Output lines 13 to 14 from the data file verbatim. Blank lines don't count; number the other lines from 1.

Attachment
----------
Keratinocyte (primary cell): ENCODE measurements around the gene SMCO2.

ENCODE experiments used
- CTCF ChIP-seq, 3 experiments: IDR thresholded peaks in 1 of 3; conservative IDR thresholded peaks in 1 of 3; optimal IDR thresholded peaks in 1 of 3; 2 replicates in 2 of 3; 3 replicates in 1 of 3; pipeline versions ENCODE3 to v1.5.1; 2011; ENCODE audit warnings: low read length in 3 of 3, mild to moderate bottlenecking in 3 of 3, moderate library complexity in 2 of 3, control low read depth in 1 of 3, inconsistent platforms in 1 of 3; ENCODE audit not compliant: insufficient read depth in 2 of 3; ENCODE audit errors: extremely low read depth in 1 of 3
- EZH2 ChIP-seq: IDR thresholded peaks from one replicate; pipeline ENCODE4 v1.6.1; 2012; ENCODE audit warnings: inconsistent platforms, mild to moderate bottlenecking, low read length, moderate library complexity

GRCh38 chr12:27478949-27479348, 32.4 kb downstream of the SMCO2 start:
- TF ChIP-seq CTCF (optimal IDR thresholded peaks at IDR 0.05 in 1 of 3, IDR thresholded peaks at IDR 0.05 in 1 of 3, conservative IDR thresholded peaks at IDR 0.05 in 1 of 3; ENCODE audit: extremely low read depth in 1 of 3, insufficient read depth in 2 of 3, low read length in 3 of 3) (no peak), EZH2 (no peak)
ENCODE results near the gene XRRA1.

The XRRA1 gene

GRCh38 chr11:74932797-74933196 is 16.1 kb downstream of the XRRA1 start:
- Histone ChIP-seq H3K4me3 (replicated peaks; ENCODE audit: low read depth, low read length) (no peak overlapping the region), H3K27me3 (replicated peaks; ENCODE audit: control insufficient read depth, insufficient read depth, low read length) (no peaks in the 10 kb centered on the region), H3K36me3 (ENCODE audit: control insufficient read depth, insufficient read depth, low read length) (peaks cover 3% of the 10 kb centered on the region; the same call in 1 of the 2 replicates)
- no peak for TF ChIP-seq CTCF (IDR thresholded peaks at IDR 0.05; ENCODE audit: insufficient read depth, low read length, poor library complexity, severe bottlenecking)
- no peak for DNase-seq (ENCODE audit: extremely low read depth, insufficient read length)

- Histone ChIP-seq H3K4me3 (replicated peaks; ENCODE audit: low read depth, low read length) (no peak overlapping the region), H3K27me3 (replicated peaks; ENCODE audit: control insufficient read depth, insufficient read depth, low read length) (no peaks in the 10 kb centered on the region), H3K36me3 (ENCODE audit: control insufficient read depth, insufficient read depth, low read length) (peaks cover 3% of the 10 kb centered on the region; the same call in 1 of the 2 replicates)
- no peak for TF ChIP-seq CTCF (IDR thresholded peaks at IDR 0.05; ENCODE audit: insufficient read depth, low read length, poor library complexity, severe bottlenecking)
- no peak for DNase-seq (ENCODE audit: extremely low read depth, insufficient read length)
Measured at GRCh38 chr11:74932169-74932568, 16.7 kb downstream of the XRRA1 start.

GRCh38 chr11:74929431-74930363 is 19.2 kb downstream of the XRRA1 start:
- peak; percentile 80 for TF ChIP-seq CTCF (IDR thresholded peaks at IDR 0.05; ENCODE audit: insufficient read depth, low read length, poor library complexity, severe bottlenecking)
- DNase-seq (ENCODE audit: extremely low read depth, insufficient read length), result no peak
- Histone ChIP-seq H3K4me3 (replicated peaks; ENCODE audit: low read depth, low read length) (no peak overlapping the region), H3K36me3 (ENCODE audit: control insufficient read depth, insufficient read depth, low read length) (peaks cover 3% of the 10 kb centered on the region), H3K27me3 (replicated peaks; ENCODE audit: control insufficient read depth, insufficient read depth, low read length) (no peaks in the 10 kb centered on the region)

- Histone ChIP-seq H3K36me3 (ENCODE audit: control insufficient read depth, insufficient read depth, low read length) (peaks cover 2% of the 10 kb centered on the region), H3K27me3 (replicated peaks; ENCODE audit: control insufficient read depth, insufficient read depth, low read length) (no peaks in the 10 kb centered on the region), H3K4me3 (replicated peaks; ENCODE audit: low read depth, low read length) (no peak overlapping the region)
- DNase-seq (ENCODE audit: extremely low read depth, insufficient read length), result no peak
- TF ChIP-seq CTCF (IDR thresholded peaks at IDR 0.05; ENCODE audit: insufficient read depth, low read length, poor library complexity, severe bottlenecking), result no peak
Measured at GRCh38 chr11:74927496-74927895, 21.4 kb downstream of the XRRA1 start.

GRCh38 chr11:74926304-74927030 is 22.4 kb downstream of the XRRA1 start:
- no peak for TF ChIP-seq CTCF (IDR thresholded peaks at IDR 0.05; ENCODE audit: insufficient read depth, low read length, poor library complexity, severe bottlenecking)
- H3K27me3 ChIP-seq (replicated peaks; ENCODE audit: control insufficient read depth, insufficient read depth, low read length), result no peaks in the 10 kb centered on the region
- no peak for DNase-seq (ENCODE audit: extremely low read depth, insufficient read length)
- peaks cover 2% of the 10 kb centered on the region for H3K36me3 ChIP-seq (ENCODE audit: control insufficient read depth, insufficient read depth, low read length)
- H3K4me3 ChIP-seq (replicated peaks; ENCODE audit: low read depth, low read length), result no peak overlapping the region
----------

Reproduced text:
- Histone ChIP-seq H3K4me3 (replicated peaks; ENCODE audit: low read depth, low read length) (no peak overlapping the region), H3K27me3 (replicated peaks; ENCODE audit: control insufficient read depth, insufficient read depth, low read length) (no peaks in the 10 kb centered on the region), H3K36me3 (ENCODE audit: control insufficient read depth, insufficient read depth, low read length) (peaks cover 3% of the 10 kb centered on the region; the same call in 1 of the 2 replicates)
- no peak for TF ChIP-seq CTCF (IDR thresholded peaks at IDR 0.05; ENCODE audit: insufficient read depth, low read length, poor library complexity, severe bottlenecking)